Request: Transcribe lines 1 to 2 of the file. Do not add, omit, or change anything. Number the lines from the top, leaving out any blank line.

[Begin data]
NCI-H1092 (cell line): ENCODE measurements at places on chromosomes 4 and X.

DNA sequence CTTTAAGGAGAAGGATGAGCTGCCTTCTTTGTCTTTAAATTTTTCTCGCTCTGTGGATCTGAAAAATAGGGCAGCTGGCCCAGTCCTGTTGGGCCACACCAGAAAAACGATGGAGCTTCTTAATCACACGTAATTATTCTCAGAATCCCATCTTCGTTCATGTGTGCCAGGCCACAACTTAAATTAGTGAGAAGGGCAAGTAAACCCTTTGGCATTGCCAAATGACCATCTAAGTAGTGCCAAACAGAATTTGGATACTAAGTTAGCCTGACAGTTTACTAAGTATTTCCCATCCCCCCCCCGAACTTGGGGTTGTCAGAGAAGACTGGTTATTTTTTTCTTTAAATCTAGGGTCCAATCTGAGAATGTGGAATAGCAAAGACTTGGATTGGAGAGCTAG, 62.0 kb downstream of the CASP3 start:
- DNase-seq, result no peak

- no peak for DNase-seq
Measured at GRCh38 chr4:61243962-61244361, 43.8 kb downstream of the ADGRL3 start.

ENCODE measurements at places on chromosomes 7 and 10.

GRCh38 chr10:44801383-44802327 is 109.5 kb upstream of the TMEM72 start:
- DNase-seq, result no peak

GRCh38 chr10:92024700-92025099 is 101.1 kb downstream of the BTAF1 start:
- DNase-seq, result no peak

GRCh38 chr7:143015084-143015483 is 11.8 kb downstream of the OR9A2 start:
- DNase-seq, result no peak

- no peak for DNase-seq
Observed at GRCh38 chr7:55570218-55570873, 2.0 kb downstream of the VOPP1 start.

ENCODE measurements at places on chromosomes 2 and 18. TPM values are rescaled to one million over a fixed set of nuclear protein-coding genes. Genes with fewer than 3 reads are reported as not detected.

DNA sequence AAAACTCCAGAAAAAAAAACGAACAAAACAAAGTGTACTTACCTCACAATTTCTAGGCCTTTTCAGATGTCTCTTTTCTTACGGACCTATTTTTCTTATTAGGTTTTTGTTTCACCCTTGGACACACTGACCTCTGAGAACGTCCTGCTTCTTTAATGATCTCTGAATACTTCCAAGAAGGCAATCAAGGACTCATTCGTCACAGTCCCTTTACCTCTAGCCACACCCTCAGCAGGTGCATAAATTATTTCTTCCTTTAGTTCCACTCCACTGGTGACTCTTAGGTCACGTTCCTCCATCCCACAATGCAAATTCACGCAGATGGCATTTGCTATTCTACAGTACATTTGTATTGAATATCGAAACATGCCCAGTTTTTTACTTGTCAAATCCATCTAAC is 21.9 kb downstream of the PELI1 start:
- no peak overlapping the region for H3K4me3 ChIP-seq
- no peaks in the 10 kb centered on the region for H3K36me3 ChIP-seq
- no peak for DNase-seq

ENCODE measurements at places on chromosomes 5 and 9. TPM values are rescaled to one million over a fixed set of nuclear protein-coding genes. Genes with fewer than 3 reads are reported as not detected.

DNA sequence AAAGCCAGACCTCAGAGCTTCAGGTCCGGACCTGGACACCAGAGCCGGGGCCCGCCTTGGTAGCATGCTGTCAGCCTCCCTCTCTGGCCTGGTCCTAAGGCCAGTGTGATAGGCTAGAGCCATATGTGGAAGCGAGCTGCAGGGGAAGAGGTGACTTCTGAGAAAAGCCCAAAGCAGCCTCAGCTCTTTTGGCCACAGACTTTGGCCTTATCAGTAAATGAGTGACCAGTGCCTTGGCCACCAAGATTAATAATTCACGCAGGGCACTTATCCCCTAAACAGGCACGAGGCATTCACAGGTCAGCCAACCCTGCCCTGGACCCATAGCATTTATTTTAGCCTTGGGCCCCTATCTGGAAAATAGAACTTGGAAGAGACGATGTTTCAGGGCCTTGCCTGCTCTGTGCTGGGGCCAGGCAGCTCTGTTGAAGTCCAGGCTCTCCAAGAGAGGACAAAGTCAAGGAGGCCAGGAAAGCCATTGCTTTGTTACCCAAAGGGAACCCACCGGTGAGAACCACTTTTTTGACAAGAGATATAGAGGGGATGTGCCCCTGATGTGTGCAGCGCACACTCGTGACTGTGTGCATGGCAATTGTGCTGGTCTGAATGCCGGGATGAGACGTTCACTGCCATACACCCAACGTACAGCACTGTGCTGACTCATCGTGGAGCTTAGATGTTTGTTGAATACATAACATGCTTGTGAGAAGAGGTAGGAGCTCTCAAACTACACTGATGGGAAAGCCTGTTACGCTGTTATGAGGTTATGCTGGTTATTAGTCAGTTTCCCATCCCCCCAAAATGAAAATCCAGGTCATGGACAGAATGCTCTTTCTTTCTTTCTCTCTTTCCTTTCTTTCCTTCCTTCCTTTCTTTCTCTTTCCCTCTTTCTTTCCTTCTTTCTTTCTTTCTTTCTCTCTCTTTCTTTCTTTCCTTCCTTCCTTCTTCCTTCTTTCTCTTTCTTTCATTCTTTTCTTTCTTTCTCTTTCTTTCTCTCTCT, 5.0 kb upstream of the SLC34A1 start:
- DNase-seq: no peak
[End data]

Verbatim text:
NCI-H1092 (cell line): ENCODE measurements at places on chromosomes 4 and X.

DNA sequence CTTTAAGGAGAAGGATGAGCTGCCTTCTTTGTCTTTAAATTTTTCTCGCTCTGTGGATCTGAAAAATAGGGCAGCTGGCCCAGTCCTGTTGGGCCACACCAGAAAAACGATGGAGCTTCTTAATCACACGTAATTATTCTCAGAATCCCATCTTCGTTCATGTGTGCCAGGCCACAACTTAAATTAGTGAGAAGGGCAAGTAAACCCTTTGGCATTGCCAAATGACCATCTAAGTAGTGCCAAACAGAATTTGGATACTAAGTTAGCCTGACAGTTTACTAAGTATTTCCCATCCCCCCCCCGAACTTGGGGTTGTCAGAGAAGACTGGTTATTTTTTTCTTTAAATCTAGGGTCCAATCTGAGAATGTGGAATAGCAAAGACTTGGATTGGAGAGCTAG, 62.0 kb downstream of the CASP3 start: